So, I believed that youth participation in politics is limited by three key factors such as the foundation that is the 2008 constitution, the political party system/structure as well as Chin culture of representation where older peoples seemingly ought to represent younger peoples. The possible election impact on young people was pretty difficult to identify. However, this year election indicates that there is a possibility of increased youth political engagement in the years ahead.
Chinland Guardian: Do you think internal migrant workers’ ballots impacted the results of the election in Chin State? Internal migrant workers who have already stayed in Chin State for 90 days were allowed to vote. Do you think the UEC/Chin State Election Commission should extend the days of validity for internal migrant workers?
Salai Van Cung Lian: If the 90-day requirement gives enough time for UEC to prepare for all pre-election tasks like voter registration, and if the administrative procedure is manageable within this given 90 days, then the number of days doesn’t have to be expanded. This residency requirement is particularly important for internal migrant workers, seasonal workers and IDPs. Thus, a longer day residency requirement would negatively affect participation. It could affect the participation of some groups of citizens to the extent that they wouldn’t be able to vote at all. Although ethnic communities reportedly raised concerns in a way that indicates that the 90-day residency requirement could reduce the possibility of political dominance in their respective areas, expanding the days is not necessarily the best solution as it could fuel participation inequality in electoral politics.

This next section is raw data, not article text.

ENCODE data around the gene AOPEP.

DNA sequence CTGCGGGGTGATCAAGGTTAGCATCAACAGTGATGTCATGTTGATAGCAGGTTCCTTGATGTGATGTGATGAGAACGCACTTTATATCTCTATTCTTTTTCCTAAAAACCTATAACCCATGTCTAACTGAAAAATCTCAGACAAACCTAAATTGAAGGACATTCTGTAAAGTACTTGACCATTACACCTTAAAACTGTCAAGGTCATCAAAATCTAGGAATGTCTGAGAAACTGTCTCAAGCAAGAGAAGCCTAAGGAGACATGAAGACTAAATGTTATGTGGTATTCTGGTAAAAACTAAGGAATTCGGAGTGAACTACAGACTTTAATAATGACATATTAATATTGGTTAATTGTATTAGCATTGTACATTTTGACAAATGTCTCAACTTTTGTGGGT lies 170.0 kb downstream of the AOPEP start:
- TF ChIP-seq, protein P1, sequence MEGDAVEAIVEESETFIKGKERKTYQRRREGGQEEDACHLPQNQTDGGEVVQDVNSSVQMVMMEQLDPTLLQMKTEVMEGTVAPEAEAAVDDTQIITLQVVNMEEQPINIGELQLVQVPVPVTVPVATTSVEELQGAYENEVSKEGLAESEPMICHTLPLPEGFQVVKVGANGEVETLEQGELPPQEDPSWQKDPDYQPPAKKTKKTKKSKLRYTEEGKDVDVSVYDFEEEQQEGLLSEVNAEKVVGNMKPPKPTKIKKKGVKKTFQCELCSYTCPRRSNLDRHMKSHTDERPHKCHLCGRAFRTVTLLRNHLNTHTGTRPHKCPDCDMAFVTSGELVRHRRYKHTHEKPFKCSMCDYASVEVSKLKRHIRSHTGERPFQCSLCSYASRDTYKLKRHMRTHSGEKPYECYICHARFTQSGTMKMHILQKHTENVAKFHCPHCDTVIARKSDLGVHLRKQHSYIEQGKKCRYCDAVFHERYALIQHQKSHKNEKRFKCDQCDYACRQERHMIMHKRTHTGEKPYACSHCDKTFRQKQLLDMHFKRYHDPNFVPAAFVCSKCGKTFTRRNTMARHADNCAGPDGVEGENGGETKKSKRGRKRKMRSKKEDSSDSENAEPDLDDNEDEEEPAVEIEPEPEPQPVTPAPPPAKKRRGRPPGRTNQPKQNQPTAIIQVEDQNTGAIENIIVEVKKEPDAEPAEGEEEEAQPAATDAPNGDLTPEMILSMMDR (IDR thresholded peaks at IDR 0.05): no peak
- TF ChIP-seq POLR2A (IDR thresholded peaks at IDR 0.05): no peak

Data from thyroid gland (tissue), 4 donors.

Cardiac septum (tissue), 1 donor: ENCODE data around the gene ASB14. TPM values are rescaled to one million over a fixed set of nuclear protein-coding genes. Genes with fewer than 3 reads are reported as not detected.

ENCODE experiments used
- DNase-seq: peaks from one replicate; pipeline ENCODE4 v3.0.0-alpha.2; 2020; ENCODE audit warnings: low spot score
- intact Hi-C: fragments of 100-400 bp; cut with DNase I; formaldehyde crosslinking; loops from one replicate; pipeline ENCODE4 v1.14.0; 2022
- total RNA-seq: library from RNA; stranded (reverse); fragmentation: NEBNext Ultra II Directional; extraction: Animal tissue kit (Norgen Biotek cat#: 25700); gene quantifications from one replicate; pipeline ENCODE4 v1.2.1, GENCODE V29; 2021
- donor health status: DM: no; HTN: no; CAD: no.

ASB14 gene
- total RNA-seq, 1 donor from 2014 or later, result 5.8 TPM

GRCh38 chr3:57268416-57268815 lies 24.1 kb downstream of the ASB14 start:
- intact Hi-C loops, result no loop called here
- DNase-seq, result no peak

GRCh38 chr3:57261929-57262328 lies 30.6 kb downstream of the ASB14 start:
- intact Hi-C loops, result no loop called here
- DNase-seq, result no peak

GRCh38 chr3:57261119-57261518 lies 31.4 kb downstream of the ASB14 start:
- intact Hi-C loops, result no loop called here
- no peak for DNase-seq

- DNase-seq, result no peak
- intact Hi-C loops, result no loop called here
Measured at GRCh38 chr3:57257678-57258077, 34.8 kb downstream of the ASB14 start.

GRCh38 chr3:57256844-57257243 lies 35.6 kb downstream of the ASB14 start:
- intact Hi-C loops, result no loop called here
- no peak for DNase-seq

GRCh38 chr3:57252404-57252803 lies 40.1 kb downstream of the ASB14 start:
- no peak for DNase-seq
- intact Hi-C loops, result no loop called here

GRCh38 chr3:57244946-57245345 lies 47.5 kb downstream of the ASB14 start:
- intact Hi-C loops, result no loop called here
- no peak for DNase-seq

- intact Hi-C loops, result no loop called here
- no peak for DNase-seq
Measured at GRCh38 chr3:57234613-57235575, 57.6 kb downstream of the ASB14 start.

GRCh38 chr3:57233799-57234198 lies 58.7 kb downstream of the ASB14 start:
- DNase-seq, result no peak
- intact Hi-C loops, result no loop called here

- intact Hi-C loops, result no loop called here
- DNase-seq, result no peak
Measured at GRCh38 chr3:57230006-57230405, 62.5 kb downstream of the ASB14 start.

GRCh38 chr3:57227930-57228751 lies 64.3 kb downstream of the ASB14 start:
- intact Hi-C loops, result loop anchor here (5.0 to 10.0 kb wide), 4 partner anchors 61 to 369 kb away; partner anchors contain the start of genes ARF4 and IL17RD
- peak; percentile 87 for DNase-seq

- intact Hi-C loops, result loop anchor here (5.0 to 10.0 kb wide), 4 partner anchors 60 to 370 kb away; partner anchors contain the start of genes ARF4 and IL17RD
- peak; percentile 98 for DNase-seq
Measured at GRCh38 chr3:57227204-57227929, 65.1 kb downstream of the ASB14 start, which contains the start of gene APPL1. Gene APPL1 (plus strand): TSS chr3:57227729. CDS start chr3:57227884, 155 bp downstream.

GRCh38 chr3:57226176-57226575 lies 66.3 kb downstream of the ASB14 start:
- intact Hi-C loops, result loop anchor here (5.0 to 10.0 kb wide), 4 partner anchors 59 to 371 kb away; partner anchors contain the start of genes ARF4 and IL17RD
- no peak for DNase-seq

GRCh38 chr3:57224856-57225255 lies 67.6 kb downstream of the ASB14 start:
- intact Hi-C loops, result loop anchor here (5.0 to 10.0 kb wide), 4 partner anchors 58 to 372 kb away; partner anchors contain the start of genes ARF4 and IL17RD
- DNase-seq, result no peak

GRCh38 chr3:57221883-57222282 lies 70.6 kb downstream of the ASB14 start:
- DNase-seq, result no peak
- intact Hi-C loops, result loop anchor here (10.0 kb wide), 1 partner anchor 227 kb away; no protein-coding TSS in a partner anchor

Chinland Guardian: How do you think of the management of the Union Election Commission upon disallowing voting in some areas and upon taking preventive measures on COVID-19 pandemic in voting areas in Chin State?
Salai Van Cung Lian: Several armed clashes were reported in October 2020 in Chin, Kayin, Rakhine and Shan States which was further intensified in the following month. However, the country witnessed a shape declined in armed clashes in November but the conflict left hundreds of thousands of civilians in IDP camps. The point is that the armed conflict in Myanmar particularly in Chin, Kayin, Rakhine and Shan States was a critical and serious obstacle for voters. The conflict indeed allowed neither free election campaign nor freedom to vote without fear and intimidation
In term of COVID-19 preventative action on Election Day, Hakha city did pretty well. In each voting station, at least two volunteers were assigned for physical distancing controlling. But this doesn’t mean that there were no crowds. People still gathered together without maintaining physical distancing rules. And if any, the COVID-19 won’t either be controlled. For instance, it is uncomfortable to wear a pair of glove and turn very thick papers with fingers to check your name on the voter lists. So, if there were COVID-19 transmissions due to the election in Hakha, we would most probably have to blame voter list display. UEC could have provided computers for voter list checking at least on the election.
Chinland Guardian: Do you think there is gender equality in politics on the election? We learned that there are three female MPs elected in Chin State. Tell us your views on the gender issues particularly regarding the election results.
Salai Van Cung Lian: Participation inequality in term of gender differences in political participation in Chin State, I think, is tremendous. The key political parties in Chin State like CNLD, NLD and USDP failed to let more women run in the election for several reasons. The situation in 2020 was worse than in 2015. The women candidate among political parties in Chin State was decreased by 2% in 2020 with 11% in 2015 and 9% in 2020. This political participation inequality in Chin State is structural and deeply embedded in social norm. It is structural in a way that political parties keep very few numbers of women in executive ranks or even as members of executive committees at township and state levels. Additionally, one thing that surprised me the most is that MP-elect Chin women didn’t seem to have a strong commitment to promoting gender equality and equity.